The Cowboys placed their bet on Bryant over Murray as the face of the franchise going forward, which is a wise more. Bryant led the league with 16 receiving touchdowns. He amassed 88 catches in 136 targets for 1,320 yards. Dez has a three-year average of 91 catches, 1,311.66 yards and 13.6 scores. Although he topped the 100-yard mark only four times last season, he scored in 11 games. His consistency led to him notching at least 10 Fantasy points in every game after Week 1 and finishing as Fantasy's No. 4 WR. Dez is a great player with impact upside, but his opportunity is limited by the Cowboys' run-centric offense. His ceiling is 100-plus catches for more than 1,500 yards and 15 scores. His floor is 90-1,350-10. He is a rock-solid start to any Fantasy team.
Dallas Cowboys WR Dez Bryant
WR Cole Beasley - Deep-league Only
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WR Terrance Williams - Bye Week Fill-in
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WR Devin Street - Not Draft Worthy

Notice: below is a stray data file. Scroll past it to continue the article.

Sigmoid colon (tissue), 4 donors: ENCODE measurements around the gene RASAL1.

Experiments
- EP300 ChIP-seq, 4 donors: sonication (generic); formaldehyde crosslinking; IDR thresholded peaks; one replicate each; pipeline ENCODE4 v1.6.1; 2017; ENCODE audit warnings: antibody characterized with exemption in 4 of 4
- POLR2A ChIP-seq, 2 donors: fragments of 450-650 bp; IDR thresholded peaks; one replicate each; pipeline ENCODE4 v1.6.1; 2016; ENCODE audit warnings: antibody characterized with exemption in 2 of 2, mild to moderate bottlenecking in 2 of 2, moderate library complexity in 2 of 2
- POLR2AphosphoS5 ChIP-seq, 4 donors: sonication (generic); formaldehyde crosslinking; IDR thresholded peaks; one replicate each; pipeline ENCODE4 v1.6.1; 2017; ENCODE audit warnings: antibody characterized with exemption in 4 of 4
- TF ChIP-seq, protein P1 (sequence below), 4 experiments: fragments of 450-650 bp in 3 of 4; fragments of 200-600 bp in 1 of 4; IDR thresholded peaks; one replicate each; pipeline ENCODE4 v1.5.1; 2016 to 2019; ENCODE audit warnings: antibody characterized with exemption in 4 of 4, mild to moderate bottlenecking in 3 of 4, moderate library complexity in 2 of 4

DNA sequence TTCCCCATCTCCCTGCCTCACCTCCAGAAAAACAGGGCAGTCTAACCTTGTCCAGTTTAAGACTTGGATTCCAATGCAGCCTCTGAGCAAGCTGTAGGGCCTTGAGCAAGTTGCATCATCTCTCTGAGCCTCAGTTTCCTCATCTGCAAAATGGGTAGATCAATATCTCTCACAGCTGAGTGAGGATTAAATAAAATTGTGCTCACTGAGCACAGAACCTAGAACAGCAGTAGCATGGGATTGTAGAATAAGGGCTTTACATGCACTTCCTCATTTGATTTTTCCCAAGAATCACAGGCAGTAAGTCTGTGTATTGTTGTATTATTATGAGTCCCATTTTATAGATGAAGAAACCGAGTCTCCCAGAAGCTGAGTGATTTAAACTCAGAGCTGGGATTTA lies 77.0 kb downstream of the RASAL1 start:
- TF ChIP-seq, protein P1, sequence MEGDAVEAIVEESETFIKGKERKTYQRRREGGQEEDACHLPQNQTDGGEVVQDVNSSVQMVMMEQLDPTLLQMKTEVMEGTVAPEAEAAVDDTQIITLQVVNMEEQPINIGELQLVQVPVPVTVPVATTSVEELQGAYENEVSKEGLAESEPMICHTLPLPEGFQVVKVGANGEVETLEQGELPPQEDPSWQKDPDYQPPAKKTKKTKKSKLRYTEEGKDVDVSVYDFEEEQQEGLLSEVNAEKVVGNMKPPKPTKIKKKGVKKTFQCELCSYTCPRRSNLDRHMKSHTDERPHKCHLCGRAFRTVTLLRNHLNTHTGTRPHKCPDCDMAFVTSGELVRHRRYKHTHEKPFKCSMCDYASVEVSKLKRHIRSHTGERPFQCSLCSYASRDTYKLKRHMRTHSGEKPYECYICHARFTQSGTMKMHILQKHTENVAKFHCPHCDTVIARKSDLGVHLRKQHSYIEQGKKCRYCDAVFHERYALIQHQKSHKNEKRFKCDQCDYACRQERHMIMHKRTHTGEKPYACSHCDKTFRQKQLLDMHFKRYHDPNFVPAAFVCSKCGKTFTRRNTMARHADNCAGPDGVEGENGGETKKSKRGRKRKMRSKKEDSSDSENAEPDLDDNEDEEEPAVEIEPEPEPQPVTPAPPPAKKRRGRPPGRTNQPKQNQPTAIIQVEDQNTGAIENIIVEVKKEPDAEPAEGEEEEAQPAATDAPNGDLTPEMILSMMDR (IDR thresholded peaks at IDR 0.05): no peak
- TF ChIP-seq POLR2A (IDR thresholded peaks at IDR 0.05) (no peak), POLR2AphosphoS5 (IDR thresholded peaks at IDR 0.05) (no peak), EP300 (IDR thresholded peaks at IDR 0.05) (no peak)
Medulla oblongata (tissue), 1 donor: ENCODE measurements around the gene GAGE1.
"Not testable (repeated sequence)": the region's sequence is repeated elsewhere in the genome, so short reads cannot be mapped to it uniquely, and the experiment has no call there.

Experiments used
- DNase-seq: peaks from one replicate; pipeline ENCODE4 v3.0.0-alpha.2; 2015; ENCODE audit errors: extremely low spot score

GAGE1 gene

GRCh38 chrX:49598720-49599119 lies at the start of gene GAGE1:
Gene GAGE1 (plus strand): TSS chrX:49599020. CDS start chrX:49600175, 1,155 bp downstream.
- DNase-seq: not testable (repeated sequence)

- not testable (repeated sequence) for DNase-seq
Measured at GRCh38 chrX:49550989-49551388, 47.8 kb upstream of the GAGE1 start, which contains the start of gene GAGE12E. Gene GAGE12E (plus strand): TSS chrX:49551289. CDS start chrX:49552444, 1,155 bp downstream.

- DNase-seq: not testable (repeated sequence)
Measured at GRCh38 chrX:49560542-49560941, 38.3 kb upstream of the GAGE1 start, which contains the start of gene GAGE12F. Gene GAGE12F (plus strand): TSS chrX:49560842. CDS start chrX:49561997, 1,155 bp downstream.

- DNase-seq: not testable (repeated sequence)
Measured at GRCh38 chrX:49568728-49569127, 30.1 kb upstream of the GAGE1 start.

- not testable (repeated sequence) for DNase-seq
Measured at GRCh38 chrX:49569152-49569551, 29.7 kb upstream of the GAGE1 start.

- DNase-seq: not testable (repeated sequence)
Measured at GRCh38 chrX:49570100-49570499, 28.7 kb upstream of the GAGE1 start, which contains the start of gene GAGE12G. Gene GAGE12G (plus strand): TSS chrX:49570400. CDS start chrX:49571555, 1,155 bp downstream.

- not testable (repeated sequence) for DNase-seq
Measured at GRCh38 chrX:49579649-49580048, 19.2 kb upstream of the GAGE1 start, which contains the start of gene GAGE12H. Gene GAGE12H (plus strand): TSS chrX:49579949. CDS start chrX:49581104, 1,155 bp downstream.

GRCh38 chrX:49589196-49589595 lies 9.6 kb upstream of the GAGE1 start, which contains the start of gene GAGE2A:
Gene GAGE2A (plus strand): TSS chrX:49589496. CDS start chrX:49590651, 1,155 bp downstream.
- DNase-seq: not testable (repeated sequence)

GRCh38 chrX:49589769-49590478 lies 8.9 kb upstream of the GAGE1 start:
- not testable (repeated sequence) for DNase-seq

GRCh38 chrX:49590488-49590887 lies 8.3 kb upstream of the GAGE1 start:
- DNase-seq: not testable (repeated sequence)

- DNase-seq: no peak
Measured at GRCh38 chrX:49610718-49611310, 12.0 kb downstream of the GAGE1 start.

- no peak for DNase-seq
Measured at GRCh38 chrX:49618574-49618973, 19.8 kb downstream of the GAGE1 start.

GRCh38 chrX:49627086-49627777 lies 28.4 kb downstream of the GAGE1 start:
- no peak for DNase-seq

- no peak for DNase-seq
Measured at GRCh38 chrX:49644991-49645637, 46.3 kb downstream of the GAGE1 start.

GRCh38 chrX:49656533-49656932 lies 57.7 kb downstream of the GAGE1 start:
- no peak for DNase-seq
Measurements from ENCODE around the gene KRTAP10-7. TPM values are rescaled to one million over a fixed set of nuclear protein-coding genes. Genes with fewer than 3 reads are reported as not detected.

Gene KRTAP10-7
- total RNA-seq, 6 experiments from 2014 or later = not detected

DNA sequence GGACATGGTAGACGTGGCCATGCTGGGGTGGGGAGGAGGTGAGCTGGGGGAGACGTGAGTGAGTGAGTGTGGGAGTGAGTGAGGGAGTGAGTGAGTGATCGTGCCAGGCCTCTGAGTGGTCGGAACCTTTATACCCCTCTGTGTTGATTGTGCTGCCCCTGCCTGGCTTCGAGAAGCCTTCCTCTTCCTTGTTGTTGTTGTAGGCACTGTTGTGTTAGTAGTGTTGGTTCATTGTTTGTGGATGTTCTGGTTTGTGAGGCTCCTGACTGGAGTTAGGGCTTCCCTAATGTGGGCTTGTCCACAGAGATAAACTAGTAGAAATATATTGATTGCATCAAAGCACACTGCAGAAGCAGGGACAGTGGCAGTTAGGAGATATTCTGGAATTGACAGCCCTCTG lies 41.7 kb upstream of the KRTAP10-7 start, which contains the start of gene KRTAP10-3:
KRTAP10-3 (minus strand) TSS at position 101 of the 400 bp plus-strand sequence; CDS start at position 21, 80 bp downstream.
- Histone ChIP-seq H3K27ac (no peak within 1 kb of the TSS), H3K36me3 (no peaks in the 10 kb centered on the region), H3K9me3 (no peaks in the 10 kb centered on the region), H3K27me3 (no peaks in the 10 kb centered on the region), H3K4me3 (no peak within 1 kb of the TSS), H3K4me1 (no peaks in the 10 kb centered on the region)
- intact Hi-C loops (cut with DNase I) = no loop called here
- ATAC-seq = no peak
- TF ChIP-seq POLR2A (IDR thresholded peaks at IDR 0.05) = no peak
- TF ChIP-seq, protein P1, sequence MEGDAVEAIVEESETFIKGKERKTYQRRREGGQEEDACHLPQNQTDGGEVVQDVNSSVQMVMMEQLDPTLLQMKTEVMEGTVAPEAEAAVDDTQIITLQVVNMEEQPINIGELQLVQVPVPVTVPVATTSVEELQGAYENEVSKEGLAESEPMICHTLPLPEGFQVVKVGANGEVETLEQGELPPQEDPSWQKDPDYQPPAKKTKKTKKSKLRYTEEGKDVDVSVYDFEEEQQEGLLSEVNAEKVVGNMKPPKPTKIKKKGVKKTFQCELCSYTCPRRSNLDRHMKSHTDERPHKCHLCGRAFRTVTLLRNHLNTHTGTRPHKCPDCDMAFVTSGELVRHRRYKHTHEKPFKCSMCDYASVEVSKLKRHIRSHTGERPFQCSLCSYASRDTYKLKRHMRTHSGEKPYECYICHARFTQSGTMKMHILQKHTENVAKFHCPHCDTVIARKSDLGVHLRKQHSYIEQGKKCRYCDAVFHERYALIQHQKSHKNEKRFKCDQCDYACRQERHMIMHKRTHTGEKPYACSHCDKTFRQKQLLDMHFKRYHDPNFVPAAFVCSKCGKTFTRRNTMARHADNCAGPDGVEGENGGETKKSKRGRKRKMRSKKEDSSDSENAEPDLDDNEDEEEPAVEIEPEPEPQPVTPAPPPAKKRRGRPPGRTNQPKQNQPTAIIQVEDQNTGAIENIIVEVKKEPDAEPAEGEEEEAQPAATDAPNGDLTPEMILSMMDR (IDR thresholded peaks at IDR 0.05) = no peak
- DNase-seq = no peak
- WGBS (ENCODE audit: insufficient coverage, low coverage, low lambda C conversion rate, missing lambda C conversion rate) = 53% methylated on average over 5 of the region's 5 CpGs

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TE Jason Witten - Over the Hill (decreased production)
Over the past two years, Jason has lost value in the Cowboys' passing attack. Last year, he saw only 90 targets, his lowest total since 2006. This led to an eight-year low in catches (64). Witten caught 71.1 percent of his targets. He finished as the No. 9 Fantasy TE in PPR leagues despite ending just one game with more than 70 yards. Jason has 11 straight years with at least 64 catches and 700 yards. Witten has scored 57 TDs in his 191 career games. At age 33, Jason is a steady but boring option. He will give PPR owners about 10 points per game but will rarely have a truly big game.